Loving Sinners and Saints

shutterstock_124389430I recently read an article on Huffington Post entitled “Why I Can’t Say ‘Love the Sinner/Hate the Sin’ Anymore.” The author, Micah Murray, is obviously a very caring individual, and I understand where he is coming from. He hates the idea that we would see gays – or anyone – as someone substandard, someone who is “other” to us, or less than us because of their sin. He points to a fundamental Christian reality – that people are people and he rightly resents the idea that people would be defined by a sin, rather than by who they are as individuals.

I agree. It would be a horrible thing if the world were split into groups of people who saw one another as less simply because of a sin that they commit. Indeed, only God can judge the worth of a man. Should one person attempt to tell another man that he is less, then the first man is really the one guilty of such stature.

Yet, in denying the saying “love the sinner, hate the sin” Mr. Murray has committed the other crime of this saying. “Love the sinner, hate the sin” has now become “love the sinner, love the sin.” This is also incorrect, and frankly, quite dangerous and even hypocritical.

The saying “love the sinner, hate the sin” isn’t just a catchy Christian catchphrase that we rattle off passive-aggressively at those who need to “shape up!” No, this saying attempts to capture, to point at, the fundamental mystery of the Christian life: that in dying to our sin, we rise again to a greater self, that in love we conquer death, and that we can only love sinners because we hate their sin.

This saying is not an invitation to view ourselves as better than others, but rather a recognition that as people we are all sinners, struggling to deal with the painful effects of original sin. Moreover, it is a generous and loving phrase, one that says “in our humanity, love one another, and hate the sin that weighs one another down.” Truly, at its core, this saying opens our eyes to the human condition from which we all suffer. Thus, to say “love the sinner, hate the sin,” is a recognition that we are all sinners, and, therefore that we are all in need of love because we are all sinners.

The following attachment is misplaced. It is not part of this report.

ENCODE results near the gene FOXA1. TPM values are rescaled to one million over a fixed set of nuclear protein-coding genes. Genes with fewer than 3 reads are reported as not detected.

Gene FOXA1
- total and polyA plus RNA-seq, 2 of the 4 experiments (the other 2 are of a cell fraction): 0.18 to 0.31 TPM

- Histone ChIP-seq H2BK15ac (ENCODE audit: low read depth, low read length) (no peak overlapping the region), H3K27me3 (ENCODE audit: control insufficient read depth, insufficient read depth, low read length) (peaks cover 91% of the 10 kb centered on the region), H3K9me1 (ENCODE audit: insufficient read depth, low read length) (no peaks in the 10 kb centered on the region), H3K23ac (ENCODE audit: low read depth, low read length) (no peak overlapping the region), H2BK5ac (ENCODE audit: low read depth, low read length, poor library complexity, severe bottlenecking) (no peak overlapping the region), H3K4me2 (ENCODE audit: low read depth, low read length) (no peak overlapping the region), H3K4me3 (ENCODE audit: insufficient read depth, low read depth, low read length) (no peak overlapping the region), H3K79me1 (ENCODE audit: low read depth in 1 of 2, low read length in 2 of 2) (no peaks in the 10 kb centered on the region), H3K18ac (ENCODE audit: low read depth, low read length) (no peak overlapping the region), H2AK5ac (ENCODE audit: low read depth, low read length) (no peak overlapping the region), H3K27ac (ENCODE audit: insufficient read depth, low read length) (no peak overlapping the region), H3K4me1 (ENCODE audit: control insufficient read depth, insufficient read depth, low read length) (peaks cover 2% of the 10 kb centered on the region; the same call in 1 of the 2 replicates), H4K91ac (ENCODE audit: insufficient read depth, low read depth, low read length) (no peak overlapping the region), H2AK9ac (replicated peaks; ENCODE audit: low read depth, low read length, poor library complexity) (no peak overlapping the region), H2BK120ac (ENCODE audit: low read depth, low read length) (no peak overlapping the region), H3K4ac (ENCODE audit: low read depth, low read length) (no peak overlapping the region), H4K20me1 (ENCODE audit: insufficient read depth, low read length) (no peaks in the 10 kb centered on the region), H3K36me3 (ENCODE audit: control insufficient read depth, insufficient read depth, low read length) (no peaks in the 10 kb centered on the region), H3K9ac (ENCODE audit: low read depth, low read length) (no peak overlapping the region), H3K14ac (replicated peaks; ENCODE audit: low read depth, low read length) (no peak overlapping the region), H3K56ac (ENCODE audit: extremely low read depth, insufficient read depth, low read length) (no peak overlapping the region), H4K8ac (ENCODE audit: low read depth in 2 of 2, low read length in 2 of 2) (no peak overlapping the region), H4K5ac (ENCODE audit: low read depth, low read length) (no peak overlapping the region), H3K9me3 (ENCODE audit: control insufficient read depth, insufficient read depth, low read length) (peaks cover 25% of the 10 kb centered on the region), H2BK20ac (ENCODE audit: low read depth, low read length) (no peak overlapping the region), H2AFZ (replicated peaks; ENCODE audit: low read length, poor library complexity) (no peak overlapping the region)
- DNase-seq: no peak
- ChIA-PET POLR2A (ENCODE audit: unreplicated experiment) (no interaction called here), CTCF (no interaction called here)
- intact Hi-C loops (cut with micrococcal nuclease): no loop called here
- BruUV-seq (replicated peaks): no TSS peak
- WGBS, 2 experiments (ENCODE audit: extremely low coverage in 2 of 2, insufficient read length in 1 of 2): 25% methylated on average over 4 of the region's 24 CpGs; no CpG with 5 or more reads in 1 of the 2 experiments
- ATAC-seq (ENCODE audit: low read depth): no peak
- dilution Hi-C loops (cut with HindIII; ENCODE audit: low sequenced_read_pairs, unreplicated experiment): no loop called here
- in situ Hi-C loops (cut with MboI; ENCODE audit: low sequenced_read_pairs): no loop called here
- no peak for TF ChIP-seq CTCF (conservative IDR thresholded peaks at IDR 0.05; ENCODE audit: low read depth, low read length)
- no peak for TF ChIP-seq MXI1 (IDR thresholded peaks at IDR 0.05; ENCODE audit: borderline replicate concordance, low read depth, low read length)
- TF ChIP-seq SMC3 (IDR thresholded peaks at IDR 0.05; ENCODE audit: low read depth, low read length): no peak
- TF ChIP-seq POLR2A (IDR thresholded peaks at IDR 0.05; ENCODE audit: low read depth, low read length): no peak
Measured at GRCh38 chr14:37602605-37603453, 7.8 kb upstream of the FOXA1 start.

Indeed, we hate the sin because we love the sinner. The saying “love the sinner, hate the sin” is a true practice of the very act Mr. Murray asks of all of us: to love one another, not to judge as we are all sinners, not to be hypocritical because we all suffer from some short coming, from some sin, from some element of our human existence. Yet Mr. Murray, in his compassion, has given in to the progressive notion that true love is manifested in the act of allowing others to do whatever they want in the name of “happiness,” rather than denying ourselves out of an honest pursuit of joy. Christians, however, understand this dichotomy: that in denial we have abundance and in practicing rules we have true freedom. Thus, we hate the sin because of the pain and evil it unleashes in the sinner’s life, because of the shackles it places around the sinner which prevent him from attaining the true joy which freedom from sin brings.

Indeed, it is more loving to hate something that causes another pain, more loving to desire goodness, health, beauty, and joy for someone, more loving to resent an action that causes another harm than allow someone to continue down a path of self destruction.